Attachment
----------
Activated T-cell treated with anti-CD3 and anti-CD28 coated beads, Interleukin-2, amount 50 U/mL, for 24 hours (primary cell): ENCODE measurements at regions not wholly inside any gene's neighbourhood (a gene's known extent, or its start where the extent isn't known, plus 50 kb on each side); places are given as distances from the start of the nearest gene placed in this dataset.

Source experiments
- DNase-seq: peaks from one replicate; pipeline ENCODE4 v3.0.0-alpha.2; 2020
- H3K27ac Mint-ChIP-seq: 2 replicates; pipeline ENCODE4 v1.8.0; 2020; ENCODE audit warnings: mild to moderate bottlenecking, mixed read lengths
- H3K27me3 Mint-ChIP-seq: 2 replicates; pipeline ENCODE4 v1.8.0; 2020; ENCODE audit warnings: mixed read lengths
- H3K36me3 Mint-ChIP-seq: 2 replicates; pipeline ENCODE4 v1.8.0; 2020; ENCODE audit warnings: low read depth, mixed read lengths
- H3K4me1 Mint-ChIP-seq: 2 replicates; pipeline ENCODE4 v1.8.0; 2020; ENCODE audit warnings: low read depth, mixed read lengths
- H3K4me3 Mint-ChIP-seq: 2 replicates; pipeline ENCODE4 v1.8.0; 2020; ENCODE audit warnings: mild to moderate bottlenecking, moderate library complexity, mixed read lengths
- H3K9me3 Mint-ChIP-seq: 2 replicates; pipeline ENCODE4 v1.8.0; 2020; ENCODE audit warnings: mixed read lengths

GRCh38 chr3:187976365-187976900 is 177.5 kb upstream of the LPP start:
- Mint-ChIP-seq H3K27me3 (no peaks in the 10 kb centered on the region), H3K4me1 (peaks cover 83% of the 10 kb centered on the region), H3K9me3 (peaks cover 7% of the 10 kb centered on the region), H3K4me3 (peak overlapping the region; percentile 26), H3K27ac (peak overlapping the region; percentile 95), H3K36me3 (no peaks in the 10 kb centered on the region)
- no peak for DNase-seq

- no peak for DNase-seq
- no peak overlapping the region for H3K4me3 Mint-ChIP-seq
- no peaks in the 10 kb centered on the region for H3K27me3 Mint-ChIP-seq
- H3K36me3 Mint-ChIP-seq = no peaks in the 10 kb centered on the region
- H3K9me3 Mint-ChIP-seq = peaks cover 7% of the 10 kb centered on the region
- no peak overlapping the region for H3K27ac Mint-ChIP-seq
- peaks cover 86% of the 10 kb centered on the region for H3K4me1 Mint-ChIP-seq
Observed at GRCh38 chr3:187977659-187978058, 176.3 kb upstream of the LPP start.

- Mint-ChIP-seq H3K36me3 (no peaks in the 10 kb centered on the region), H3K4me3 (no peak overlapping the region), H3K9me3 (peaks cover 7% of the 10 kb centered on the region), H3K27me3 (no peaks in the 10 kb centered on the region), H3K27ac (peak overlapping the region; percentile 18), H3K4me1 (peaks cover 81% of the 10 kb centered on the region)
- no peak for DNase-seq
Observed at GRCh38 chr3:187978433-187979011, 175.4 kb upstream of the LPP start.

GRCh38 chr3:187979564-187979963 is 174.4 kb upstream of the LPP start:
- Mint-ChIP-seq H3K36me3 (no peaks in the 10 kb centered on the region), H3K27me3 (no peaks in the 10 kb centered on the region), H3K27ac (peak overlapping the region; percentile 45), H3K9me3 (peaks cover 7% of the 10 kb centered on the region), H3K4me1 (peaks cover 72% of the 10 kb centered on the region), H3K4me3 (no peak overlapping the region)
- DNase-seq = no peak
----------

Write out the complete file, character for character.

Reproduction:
Activated T-cell treated with anti-CD3 and anti-CD28 coated beads, Interleukin-2, amount 50 U/mL, for 24 hours (primary cell): ENCODE measurements at regions not wholly inside any gene's neighbourhood (a gene's known extent, or its start where the extent isn't known, plus 50 kb on each side); places are given as distances from the start of the nearest gene placed in this dataset.

Source experiments
- DNase-seq: peaks from one replicate; pipeline ENCODE4 v3.0.0-alpha.2; 2020
- H3K27ac Mint-ChIP-seq: 2 replicates; pipeline ENCODE4 v1.8.0; 2020; ENCODE audit warnings: mild to moderate bottlenecking, mixed read lengths
- H3K27me3 Mint-ChIP-seq: 2 replicates; pipeline ENCODE4 v1.8.0; 2020; ENCODE audit warnings: mixed read lengths
- H3K36me3 Mint-ChIP-seq: 2 replicates; pipeline ENCODE4 v1.8.0; 2020; ENCODE audit warnings: low read depth, mixed read lengths
- H3K4me1 Mint-ChIP-seq: 2 replicates; pipeline ENCODE4 v1.8.0; 2020; ENCODE audit warnings: low read depth, mixed read lengths
- H3K4me3 Mint-ChIP-seq: 2 replicates; pipeline ENCODE4 v1.8.0; 2020; ENCODE audit warnings: mild to moderate bottlenecking, moderate library complexity, mixed read lengths
- H3K9me3 Mint-ChIP-seq: 2 replicates; pipeline ENCODE4 v1.8.0; 2020; ENCODE audit warnings: mixed read lengths

GRCh38 chr3:187976365-187976900 is 177.5 kb upstream of the LPP start:
- Mint-ChIP-seq H3K27me3 (no peaks in the 10 kb centered on the region), H3K4me1 (peaks cover 83% of the 10 kb centered on the region), H3K9me3 (peaks cover 7% of the 10 kb centered on the region), H3K4me3 (peak overlapping the region; percentile 26), H3K27ac (peak overlapping the region; percentile 95), H3K36me3 (no peaks in the 10 kb centered on the region)
- no peak for DNase-seq

- no peak for DNase-seq
- no peak overlapping the region for H3K4me3 Mint-ChIP-seq
- no peaks in the 10 kb centered on the region for H3K27me3 Mint-ChIP-seq
- H3K36me3 Mint-ChIP-seq = no peaks in the 10 kb centered on the region
- H3K9me3 Mint-ChIP-seq = peaks cover 7% of the 10 kb centered on the region
- no peak overlapping the region for H3K27ac Mint-ChIP-seq
- peaks cover 86% of the 10 kb centered on the region for H3K4me1 Mint-ChIP-seq
Observed at GRCh38 chr3:187977659-187978058, 176.3 kb upstream of the LPP start.

- Mint-ChIP-seq H3K36me3 (no peaks in the 10 kb centered on the region), H3K4me3 (no peak overlapping the region), H3K9me3 (peaks cover 7% of the 10 kb centered on the region), H3K27me3 (no peaks in the 10 kb centered on the region), H3K27ac (peak overlapping the region; percentile 18), H3K4me1 (peaks cover 81% of the 10 kb centered on the region)
- no peak for DNase-seq
Observed at GRCh38 chr3:187978433-187979011, 175.4 kb upstream of the LPP start.

GRCh38 chr3:187979564-187979963 is 174.4 kb upstream of the LPP start:
- Mint-ChIP-seq H3K36me3 (no peaks in the 10 kb centered on the region), H3K27me3 (no peaks in the 10 kb centered on the region), H3K27ac (peak overlapping the region; percentile 45), H3K9me3 (peaks cover 7% of the 10 kb centered on the region), H3K4me1 (peaks cover 72% of the 10 kb centered on the region), H3K4me3 (no peak overlapping the region)
- DNase-seq = no peak